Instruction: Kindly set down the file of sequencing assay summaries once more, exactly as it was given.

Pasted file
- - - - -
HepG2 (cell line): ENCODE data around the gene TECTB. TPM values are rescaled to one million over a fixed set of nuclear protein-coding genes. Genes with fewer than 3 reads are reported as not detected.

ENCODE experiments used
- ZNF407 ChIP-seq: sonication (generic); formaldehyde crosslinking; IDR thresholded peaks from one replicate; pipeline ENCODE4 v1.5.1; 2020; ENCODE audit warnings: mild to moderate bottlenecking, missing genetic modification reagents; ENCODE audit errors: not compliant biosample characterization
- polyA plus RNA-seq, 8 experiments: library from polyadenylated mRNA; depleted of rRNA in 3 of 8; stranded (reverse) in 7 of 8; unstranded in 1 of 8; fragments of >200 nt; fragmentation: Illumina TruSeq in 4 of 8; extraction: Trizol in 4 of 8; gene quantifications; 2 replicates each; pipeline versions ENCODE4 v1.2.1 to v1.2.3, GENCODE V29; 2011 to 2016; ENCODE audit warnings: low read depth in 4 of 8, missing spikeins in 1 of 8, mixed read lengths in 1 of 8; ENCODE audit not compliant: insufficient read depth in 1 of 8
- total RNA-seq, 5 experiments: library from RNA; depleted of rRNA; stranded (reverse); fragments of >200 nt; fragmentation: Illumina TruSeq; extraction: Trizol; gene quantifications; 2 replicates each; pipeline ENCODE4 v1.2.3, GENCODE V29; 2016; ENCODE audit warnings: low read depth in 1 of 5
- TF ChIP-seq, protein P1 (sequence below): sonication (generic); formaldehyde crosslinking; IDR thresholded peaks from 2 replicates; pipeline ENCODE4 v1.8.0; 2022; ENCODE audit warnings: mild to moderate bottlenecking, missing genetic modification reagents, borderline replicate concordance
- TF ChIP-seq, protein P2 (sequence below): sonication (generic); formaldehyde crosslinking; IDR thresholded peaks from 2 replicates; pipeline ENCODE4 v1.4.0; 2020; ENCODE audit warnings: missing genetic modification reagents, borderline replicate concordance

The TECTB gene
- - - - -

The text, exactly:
HepG2 (cell line): ENCODE data around the gene TECTB. TPM values are rescaled to one million over a fixed set of nuclear protein-coding genes. Genes with fewer than 3 reads are reported as not detected.

ENCODE experiments used
- ZNF407 ChIP-seq: sonication (generic); formaldehyde crosslinking; IDR thresholded peaks from one replicate; pipeline ENCODE4 v1.5.1; 2020; ENCODE audit warnings: mild to moderate bottlenecking, missing genetic modification reagents; ENCODE audit errors: not compliant biosample characterization
- polyA plus RNA-seq, 8 experiments: library from polyadenylated mRNA; depleted of rRNA in 3 of 8; stranded (reverse) in 7 of 8; unstranded in 1 of 8; fragments of >200 nt; fragmentation: Illumina TruSeq in 4 of 8; extraction: Trizol in 4 of 8; gene quantifications; 2 replicates each; pipeline versions ENCODE4 v1.2.1 to v1.2.3, GENCODE V29; 2011 to 2016; ENCODE audit warnings: low read depth in 4 of 8, missing spikeins in 1 of 8, mixed read lengths in 1 of 8; ENCODE audit not compliant: insufficient read depth in 1 of 8
- total RNA-seq, 5 experiments: library from RNA; depleted of rRNA; stranded (reverse); fragments of >200 nt; fragmentation: Illumina TruSeq; extraction: Trizol; gene quantifications; 2 replicates each; pipeline ENCODE4 v1.2.3, GENCODE V29; 2016; ENCODE audit warnings: low read depth in 1 of 5
- TF ChIP-seq, protein P1 (sequence below): sonication (generic); formaldehyde crosslinking; IDR thresholded peaks from 2 replicates; pipeline ENCODE4 v1.8.0; 2022; ENCODE audit warnings: mild to moderate bottlenecking, missing genetic modification reagents, borderline replicate concordance
- TF ChIP-seq, protein P2 (sequence below): sonication (generic); formaldehyde crosslinking; IDR thresholded peaks from 2 replicates; pipeline ENCODE4 v1.4.0; 2020; ENCODE audit warnings: missing genetic modification reagents, borderline replicate concordance

The TECTB gene